The only winelands Ferrari that I know of belongs to petrolhead Bruwer Raats, rather to the affectionate amusement of some of the winemaking, bakkie-driving fraternity, I suspect. Christian has just posted an enthusiastic review of his Raats Family Eden High-Density Single Vineyard Cabernet Franc 2019 at R2 500 per bottle, a price that tells some of the story. I’m told, reliably or not I can’t say, that Bruwer can be seen occasionally giving a treat drive in his lovely red car to important (ie foreign) journalists and buyers, throatily powering up and down the Vlaeberg Road in Stellenbosch – within the speed limit, of course. So maybe that indulgence could also come off tax, as a marketing expense. Vroom.

  • Tim James is one of South Africa’s leading wine commentators, contributing to various local and international wine publications. He is a taster (and associate editor) for Platter’s. His book Wines of South Africa – Tradition and Revolution appeared in 2013.


20 comment(s)

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    Carl | 13 June 2022

    For a different perspective listen to Tim Atkin’s interview with Eben Sadie on #corktalk on IG.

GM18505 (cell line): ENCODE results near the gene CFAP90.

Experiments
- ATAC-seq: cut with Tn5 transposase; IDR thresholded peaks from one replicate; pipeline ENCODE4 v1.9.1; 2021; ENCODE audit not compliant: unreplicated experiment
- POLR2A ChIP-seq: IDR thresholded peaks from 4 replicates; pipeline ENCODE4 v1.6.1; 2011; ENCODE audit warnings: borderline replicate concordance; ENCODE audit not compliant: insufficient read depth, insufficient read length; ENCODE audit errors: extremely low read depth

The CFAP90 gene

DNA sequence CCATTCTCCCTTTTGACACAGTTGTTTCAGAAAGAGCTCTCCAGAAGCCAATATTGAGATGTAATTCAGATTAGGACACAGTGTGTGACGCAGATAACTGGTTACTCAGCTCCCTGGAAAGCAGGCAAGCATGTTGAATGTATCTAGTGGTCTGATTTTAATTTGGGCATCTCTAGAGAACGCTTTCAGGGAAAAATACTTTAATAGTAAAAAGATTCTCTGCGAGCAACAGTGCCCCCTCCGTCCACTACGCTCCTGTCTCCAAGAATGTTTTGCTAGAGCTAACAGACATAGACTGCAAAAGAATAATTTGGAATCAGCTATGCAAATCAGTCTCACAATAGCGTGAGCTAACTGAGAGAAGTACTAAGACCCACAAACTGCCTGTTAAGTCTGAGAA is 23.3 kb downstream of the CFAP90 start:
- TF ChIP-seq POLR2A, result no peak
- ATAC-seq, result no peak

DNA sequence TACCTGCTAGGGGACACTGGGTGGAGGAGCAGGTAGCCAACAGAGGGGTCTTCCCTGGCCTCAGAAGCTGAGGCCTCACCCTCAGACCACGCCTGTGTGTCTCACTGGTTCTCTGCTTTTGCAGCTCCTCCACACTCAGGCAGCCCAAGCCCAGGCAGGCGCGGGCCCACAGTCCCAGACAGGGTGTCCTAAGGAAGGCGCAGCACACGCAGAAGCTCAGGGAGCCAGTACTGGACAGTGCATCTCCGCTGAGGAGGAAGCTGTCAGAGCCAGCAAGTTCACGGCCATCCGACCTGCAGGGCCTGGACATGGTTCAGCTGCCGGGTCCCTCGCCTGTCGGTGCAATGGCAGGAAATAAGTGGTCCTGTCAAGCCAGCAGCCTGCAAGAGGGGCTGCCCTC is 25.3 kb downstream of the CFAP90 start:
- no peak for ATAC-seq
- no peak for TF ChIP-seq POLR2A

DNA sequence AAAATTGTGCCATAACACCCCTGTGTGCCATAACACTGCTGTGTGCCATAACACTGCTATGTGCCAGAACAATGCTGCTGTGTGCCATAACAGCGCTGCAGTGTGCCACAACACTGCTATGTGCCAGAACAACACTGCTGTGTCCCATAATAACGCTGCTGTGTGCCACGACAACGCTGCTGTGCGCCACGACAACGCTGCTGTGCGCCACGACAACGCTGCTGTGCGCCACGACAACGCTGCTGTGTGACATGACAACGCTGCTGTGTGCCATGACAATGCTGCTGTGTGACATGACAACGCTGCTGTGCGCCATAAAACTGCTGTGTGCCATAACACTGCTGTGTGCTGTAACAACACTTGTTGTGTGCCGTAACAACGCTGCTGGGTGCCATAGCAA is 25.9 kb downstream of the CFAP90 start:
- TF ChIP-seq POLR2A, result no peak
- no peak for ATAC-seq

Elizabeth Davie | 10 June 2022

    I am failing to understand the rhetoric of this article Tim.

    South African wines have evolved tremendously over the years, as have South African wine drinking consumers. Our wines stand tall amongst the very best in world with wine lovers at the top end of the market happily choosing to spend their money on quality regardless the origin and price. We should embrace and applaud all the pioneering winemakers choosing to focus their craft on producing exceptional wines that can compete at the highest level globally transforming our industry from volume driven to quality based. Cars are irrelevant to this argument whether it is the winemaker or consumer driving it.

      GillesP | 11 June 2022

      Dear Elisabeth, I am of a different opinion regarding the quality being on par with the very best from elsewhere. Therefore the price should reflect that. Yes there is quality and improvement but SA wines are not right at the top when your palate has been lucky enough to taste the best of France, Spain, Italy, USA, Chili for instances. I don’t know if you have but I have. So for me there is no debate.

        Lisa | 13 June 2022

        How do we know what gilles drink ? He will tell us. Every time i read winemag , there is gilles telling us about it , we know it , we get it , thank u

        Elizabeth Davie | 17 June 2022